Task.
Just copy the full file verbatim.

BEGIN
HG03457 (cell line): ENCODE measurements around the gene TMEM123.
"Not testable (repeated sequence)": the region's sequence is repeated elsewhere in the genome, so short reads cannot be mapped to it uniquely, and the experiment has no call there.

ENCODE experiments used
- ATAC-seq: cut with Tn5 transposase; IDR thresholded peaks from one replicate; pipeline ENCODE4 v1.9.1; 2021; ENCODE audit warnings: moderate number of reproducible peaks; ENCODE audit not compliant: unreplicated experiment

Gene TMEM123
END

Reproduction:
HG03457 (cell line): ENCODE measurements around the gene TMEM123.
"Not testable (repeated sequence)": the region's sequence is repeated elsewhere in the genome, so short reads cannot be mapped to it uniquely, and the experiment has no call there.

ENCODE experiments used
- ATAC-seq: cut with Tn5 transposase; IDR thresholded peaks from one replicate; pipeline ENCODE4 v1.9.1; 2021; ENCODE audit warnings: moderate number of reproducible peaks; ENCODE audit not compliant: unreplicated experiment

Gene TMEM123